Taking the Mario series to new heights and into outer space, Super Mario Galaxy 2 features a mostly fully symphonic soundtrack with some tunes containing synth instruments for a wackier approach to the music. However, most of Super Mario Galaxy 2's soundtrack is big, bold orchestral themes that heighten and accentuate the platforming action that Mario performs across the stars in this great platforming epic.

14) Chrono Cross (PS1)

Chrono Trigger probably would have a place on this list, but the only caveat is that I haven't actually played it yet. (Remember rule #1.) That said, Chrono Cross contains some of the PlayStation's best themes. The soundtrack itself is so worldly, offering a myriad of musical styles with a variety of interesting instruments, rhythms, and melodies. Yasunori Mitsuda did a marvelous job with the Chrono Cross soundtrack.

13) Bravely Default (3DS)

Another more modern game to hit this list of 50 games is Bravely Default. Composed by Japanese progressive rock artist Revo, Bravely Default's music has definite roots to Revo's favorite genre to make music in. The music is part times rock, part times orchestral, and all the time awesome. It even makes going through the infamous parts of the game less of a pain in the neck to do when you have fantastic music to go along with it.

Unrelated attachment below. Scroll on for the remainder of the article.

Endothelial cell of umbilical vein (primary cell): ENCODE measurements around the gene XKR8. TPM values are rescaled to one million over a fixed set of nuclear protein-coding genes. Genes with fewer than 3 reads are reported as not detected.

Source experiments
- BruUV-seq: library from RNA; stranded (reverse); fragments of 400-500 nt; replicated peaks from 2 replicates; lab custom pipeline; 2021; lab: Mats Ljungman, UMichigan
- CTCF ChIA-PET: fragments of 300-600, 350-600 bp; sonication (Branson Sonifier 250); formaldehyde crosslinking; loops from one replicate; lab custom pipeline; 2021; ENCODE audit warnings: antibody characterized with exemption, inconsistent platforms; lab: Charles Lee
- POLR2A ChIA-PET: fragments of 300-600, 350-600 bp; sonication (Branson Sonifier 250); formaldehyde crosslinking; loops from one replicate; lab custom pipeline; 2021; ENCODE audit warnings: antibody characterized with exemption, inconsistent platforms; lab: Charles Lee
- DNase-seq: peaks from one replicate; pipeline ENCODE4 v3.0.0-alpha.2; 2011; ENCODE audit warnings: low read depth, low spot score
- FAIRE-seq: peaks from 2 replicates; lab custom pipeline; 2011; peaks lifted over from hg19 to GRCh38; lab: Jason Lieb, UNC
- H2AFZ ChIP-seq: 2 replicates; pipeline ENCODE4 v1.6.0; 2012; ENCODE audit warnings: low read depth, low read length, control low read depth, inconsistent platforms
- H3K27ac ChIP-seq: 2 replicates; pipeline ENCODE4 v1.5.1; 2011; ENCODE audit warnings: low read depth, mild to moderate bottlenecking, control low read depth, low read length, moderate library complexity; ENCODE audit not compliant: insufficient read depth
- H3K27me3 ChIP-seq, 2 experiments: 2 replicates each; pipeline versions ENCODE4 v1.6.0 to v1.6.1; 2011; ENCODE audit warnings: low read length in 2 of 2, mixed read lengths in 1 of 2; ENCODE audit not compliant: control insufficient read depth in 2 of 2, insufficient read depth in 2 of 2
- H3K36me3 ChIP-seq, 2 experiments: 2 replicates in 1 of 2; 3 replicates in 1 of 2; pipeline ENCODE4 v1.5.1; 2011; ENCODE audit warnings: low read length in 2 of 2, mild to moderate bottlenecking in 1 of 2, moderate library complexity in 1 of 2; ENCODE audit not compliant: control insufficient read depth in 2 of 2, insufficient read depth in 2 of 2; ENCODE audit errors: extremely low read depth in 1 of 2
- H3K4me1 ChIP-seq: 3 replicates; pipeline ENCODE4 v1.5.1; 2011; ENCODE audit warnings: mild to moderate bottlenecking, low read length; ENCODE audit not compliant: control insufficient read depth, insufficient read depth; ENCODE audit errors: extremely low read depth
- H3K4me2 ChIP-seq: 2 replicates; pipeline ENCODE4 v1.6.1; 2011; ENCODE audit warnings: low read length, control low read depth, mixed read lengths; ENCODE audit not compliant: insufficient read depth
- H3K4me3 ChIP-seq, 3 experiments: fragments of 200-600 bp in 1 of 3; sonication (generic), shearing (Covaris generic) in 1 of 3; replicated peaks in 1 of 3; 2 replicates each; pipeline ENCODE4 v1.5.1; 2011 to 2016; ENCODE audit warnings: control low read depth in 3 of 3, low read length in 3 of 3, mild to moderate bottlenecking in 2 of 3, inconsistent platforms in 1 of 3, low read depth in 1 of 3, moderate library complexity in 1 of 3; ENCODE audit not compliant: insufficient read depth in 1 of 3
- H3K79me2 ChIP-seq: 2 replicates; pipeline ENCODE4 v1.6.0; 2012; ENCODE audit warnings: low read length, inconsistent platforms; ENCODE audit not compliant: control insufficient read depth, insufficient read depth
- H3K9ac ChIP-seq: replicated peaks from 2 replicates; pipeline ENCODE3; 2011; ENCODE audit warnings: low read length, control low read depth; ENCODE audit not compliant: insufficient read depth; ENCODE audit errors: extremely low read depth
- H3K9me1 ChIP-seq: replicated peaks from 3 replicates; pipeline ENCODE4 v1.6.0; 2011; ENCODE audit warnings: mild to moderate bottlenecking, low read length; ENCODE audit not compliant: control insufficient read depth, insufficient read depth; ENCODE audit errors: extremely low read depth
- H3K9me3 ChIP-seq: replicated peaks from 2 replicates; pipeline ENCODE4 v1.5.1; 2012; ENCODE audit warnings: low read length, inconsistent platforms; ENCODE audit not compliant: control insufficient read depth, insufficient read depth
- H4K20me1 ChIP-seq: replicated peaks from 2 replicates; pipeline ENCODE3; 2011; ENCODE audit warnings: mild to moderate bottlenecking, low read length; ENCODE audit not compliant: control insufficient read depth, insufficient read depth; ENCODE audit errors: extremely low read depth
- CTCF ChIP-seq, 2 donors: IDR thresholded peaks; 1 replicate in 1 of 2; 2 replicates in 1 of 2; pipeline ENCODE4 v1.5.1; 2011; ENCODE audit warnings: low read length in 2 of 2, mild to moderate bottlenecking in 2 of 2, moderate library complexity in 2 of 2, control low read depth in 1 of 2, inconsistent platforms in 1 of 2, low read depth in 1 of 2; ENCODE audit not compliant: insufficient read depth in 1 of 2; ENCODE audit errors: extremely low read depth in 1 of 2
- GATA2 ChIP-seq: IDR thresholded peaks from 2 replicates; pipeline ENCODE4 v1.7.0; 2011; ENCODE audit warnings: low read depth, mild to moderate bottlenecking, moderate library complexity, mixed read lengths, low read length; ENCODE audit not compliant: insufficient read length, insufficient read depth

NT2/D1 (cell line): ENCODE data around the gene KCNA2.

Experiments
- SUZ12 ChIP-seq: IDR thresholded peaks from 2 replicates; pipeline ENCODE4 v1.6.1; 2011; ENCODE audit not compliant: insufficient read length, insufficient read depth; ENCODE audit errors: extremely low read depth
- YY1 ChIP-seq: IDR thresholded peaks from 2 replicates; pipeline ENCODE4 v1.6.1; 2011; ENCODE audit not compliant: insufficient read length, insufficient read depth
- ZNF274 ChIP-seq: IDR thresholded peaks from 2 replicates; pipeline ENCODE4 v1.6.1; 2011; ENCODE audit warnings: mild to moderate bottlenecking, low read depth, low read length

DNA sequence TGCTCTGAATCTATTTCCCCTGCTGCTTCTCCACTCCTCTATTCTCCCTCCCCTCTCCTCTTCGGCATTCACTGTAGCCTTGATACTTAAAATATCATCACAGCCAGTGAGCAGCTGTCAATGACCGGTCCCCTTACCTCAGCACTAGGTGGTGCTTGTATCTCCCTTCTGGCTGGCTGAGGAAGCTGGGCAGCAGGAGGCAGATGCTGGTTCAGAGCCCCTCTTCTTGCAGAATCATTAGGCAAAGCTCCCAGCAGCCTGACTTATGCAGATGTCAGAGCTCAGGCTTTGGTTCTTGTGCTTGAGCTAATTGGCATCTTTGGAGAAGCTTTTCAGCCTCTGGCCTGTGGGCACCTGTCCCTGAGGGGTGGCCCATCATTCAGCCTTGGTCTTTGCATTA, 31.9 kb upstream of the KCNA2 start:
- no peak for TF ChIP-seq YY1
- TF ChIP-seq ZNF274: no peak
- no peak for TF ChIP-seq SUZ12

12) Xenogears (PS1)

Another Yasunori Mitsuda soundtrack, Xenogears is a game that Squaresoft didn't think would sell well in the West. However, when demand outperformed supply, Squaresoft wised up to its mistake. There's no mistaking that Xenogears soundtrack that creates a wide range of emotions in the listener and player is anything short of phenomenal. It makes you wonder why Yasunori Mitsuda isn't given more games to compose soundtracks to nowadays!